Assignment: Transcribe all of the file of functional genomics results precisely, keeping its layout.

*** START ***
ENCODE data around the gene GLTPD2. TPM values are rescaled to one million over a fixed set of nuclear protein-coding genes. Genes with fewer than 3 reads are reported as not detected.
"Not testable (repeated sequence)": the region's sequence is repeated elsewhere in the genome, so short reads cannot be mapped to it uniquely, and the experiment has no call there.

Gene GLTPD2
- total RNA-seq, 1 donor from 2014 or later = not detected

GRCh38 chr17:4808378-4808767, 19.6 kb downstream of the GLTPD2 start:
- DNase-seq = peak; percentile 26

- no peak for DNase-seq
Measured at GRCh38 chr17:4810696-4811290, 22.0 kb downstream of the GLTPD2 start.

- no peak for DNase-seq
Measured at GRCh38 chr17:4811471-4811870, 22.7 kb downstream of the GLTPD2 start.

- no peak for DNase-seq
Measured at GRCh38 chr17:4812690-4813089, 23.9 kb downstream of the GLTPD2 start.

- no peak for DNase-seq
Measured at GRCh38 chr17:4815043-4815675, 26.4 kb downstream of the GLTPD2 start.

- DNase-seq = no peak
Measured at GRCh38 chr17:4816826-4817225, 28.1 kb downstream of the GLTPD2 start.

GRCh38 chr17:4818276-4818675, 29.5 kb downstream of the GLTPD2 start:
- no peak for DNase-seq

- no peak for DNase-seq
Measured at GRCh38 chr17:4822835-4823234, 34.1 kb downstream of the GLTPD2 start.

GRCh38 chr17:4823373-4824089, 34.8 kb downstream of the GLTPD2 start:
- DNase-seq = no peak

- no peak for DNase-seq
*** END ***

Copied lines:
ENCODE data around the gene GLTPD2. TPM values are rescaled to one million over a fixed set of nuclear protein-coding genes. Genes with fewer than 3 reads are reported as not detected.
"Not testable (repeated sequence)": the region's sequence is repeated elsewhere in the genome, so short reads cannot be mapped to it uniquely, and the experiment has no call there.

Gene GLTPD2
- total RNA-seq, 1 donor from 2014 or later = not detected

GRCh38 chr17:4808378-4808767, 19.6 kb downstream of the GLTPD2 start:
- DNase-seq = peak; percentile 26

- no peak for DNase-seq
Measured at GRCh38 chr17:4810696-4811290, 22.0 kb downstream of the GLTPD2 start.

- no peak for DNase-seq
Measured at GRCh38 chr17:4811471-4811870, 22.7 kb downstream of the GLTPD2 start.

- no peak for DNase-seq
Measured at GRCh38 chr17:4812690-4813089, 23.9 kb downstream of the GLTPD2 start.

- no peak for DNase-seq
Measured at GRCh38 chr17:4815043-4815675, 26.4 kb downstream of the GLTPD2 start.

- DNase-seq = no peak
Measured at GRCh38 chr17:4816826-4817225, 28.1 kb downstream of the GLTPD2 start.

GRCh38 chr17:4818276-4818675, 29.5 kb downstream of the GLTPD2 start:
- no peak for DNase-seq

- no peak for DNase-seq
Measured at GRCh38 chr17:4822835-4823234, 34.1 kb downstream of the GLTPD2 start.

GRCh38 chr17:4823373-4824089, 34.8 kb downstream of the GLTPD2 start:
- DNase-seq = no peak

- no peak for DNase-seq